Protocol design was similar to that of the BFM-90 protocol.15 Patients were stratified into low- and high-risk categories according to their risk factor calculated as a function of blood blast count, hepatomegaly, and splenomegaly.14,15 A very-high-risk group was defined by the presence of at least one of the following criteria regardless of risk factor: more than 1000 blasts/μL in the blood after 7 days of prednisolone and intrathecal methotrexate on day 1, translocation t(9;22) or t(4;11), near-haploidy, undifferentiated immunophenotype, or complete remission (CR) not achieved after protocol IA for leukemia patients or after protocol IB for lymphoma patients.

Strategy for low- and high-risk patients was based on induction-consolidation, CNS-directed therapy with high-dose methotrexate, and then reinduction, followed by maintenance therapy for a total treatment duration of 2 years (Table1). CNS-directed therapy consisted of high-dose intravenous methotrexate and 10 intrathecal injections of methotrexate; cranial irradiation was not given even for patients with CNS involvement at diagnosis. The latter received an additional 10 intrathecal injections of methotrexate and during maintenance 5 high-dose methotrexate infusions. Asparaginase was administered intravenously twice weekly. A total of 12 doses of 10 000 IU each was planned, 8 during protocol I and 4 during protocol II. No study for asparaginase pharmacokinetics was planned because no laboratory of our group had that expertise at the time the trial started.

Table 1.

EORTC-CLCG 58881: treatment protocols for low- and high-risk patients

Drug Dose Days of
administration* 
Induction: protocol IA   
 Prednisolone (PO) 60 mg/m2 1-28 
 Vincristine (IV) 1.5 mg/m2 (max. 2.5 mg) 8, 15, 22, 29  
 Daunorubicin (IV) 30 mg/m2 8, 15, 22, 29 
 Methotrexate (intrathecal) 12 mg 1, 8, 22, 38, 52  
According to randomization   
E coli–asparaginase (IV) or 10 000 IU/m2 12, 15, 18, 22, 25, 29, 32, 35  
Erwinia-asparaginase (IV) 10 000 IU/m2 12, 15, 18, 22, 25, 29, 32, 35 
Consolidation: protocol IB   
 Cyclophosphamide (IV) 1 000 mg/m2 36, 63  
 Cytarabine (IV) 75 mg/m2 38-41, 45-48, 52-55, 59-62  
 6-Mercaptopurine (PO) 60 mg/m2 36-63  
Interval therapy   
 6-Mercaptopurine (PO) 25 mg/m2 1-56  
 Methotrexate (24 h IV infusion with leucovorin rescue) 5 000 mg/m2 8, 22, 36, 50  
 Methotrexate (intrathecal) 12 mg 9, 23, 37, 51  
According to randomization for high-risk patients  
 Cytarabine (IV) 1 000 mg/m2 9, 10, 23, 24, 37, 38, 51, 52  
Reinduction: protocol II   
 Dexamethasone (PO) 10 mg/m2 1-21  
 Vincristine (IV) 1.5 mg/m2 (max. 2.5 mg) 8, 15, 22, 29  
 Doxorubicin (IV) 30 mg/m2 8, 15, 22, 29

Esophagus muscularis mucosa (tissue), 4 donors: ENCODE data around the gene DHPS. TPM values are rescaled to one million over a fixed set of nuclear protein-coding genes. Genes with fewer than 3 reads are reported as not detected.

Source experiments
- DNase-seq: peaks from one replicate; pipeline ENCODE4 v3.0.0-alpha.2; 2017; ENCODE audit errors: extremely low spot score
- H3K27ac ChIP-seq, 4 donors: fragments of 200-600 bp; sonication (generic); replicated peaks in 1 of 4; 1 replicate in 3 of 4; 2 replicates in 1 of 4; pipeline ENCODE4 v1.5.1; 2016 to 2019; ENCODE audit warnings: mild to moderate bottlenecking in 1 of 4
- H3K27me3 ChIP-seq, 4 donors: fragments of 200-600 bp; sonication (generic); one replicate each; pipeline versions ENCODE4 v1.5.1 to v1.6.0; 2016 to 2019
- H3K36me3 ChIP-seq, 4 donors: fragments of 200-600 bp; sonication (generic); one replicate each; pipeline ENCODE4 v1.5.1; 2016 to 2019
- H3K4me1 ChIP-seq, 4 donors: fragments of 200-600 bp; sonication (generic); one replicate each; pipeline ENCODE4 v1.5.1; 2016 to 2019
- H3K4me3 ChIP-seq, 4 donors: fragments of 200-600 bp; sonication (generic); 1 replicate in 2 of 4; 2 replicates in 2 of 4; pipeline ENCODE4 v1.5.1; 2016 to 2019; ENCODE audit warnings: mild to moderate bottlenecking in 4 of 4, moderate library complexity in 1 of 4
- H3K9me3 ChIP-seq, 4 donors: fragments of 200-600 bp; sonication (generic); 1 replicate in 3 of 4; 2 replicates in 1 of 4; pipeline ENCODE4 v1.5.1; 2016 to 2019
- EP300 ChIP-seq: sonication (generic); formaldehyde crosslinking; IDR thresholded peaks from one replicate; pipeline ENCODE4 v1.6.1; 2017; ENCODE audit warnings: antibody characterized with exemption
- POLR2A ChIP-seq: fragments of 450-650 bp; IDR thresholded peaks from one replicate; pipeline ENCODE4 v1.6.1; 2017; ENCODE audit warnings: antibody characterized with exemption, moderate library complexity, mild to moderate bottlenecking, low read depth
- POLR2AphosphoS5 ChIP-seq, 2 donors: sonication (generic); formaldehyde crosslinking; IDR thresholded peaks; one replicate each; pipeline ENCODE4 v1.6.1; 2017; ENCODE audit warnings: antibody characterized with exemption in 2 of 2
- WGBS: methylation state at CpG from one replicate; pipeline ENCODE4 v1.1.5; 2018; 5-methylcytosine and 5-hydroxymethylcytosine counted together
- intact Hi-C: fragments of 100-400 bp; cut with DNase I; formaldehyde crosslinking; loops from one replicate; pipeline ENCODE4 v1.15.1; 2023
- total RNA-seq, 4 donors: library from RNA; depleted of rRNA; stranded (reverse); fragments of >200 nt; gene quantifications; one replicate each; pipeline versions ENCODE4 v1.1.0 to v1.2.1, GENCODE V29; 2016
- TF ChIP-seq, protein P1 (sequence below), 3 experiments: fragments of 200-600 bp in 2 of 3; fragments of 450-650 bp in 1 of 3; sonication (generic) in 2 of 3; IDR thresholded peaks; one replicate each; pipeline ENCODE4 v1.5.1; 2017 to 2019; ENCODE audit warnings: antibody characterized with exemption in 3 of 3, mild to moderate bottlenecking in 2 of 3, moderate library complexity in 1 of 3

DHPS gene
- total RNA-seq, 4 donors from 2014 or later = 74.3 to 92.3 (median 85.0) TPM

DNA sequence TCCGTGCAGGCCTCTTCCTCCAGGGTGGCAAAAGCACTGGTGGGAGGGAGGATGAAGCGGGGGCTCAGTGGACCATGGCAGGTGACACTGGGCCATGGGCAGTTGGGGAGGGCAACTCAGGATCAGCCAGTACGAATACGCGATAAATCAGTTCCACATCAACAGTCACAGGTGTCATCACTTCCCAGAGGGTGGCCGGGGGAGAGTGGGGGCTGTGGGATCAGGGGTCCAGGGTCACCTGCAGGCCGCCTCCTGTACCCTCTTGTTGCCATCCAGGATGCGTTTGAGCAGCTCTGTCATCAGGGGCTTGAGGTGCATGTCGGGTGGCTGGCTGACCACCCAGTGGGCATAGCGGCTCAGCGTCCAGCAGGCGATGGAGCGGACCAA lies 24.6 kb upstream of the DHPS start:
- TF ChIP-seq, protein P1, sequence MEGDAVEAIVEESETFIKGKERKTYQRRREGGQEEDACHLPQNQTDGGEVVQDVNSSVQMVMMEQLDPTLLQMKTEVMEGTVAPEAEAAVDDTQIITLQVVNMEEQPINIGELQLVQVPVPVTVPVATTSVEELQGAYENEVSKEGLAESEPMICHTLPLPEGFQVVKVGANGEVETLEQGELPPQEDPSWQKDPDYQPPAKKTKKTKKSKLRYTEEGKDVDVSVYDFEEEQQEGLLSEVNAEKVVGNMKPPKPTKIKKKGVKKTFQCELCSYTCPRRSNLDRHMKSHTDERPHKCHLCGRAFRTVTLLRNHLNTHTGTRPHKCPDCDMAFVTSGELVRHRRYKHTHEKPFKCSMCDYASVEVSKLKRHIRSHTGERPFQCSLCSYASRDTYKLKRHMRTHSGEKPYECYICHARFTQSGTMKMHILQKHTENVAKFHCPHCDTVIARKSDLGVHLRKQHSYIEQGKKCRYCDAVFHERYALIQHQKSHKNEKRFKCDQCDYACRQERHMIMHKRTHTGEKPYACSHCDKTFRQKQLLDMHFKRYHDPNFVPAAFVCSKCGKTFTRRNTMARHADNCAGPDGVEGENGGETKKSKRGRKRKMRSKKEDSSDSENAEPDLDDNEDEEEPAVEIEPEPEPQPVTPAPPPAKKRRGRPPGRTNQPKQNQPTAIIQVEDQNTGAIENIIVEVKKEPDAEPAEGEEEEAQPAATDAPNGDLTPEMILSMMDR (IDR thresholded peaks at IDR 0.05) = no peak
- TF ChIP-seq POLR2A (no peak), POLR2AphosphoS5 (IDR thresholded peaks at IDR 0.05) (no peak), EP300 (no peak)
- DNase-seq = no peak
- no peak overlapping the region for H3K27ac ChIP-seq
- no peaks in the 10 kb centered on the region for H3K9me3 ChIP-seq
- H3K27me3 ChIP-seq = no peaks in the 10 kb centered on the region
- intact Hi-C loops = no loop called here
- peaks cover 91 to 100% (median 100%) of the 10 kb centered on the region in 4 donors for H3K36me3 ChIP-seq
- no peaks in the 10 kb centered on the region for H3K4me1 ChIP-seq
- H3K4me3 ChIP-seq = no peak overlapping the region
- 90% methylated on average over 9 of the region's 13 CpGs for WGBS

Methotrexate (intrathecal) 12 mg 38  
 Cyclophosphamide (IV) 1 000 mg/m2 36  
 Cytarabine (IV) 75 mg/m2 38-41, 45-48  
 6-Thioguanine (PO) 60 mg/m2 36-49  
According to randomization   
E coli–asparaginase (IV) or 10 000 IU/m2 8, 11, 15, 18 
Erwinia-asparaginase (IV) 10 000 IU/m2 8, 11, 15, 18 
Drug Dose Days of
administration* 
Induction: protocol IA   
 Prednisolone (PO) 60 mg/m2 1-28 
 Vincristine (IV) 1.5 mg/m2 (max. 2.5 mg) 8, 15, 22, 29  
 Daunorubicin (IV) 30 mg/m2 8, 15, 22, 29 
 Methotrexate (intrathecal) 12 mg 1, 8, 22, 38, 52  
According to randomization   
E coli–asparaginase (IV) or 10 000 IU/m2 12, 15, 18, 22, 25, 29, 32, 35  
Erwinia-asparaginase (IV) 10 000 IU/m2 12, 15, 18, 22, 25, 29, 32, 35 
Consolidation: protocol IB   
 Cyclophosphamide (IV) 1 000 mg/m2 36, 63  
 Cytarabine (IV) 75 mg/m2 38-41, 45-48, 52-55, 59-62  
 6-Mercaptopurine (PO) 60 mg/m2 36-63  
Interval therapy   
 6-Mercaptopurine (PO) 25 mg/m2 1-56  
 Methotrexate (24 h IV infusion with leucovorin rescue) 5 000 mg/m2 8, 22, 36, 50  
 Methotrexate (intrathecal) 12 mg 9, 23, 37, 51  
According to randomization for high-risk patients  
 Cytarabine (IV) 1 000 mg/m2 9, 10, 23, 24, 37, 38, 51, 52  
Reinduction: protocol II   
 Dexamethasone (PO) 10 mg/m2 1-21  
 Vincristine (IV) 1.5 mg/m2 (max. 2.5 mg) 8, 15, 22, 29  
 Doxorubicin (IV) 30 mg/m2 8, 15, 22, 29  
 Methotrexate (intrathecal) 12 mg 38  
 Cyclophosphamide (IV) 1 000 mg/m2 36  
 Cytarabine (IV) 75 mg/m2 38-41, 45-48  
 6-Thioguanine (PO) 60 mg/m2 36-49  
According to randomization   
E coli–asparaginase (IV) or 10 000 IU/m2 8, 11, 15, 18 
Erwinia-asparaginase (IV) 10 000 IU/m2 8, 11, 15, 18 

Maintenance therapy was a combination of daily oral mercaptopurine adjusted to maintain leukocytes between 2000 and 3000/μL and methotrexate 20 mg/m2 once a week. According to randomization, some patients received intravenous mercaptopurine 1000 mg/m2 every 4 weeks.

*

Adjustments were made for clinical condition and marrow recovery.

Doses were adjusted for children under age 3 years.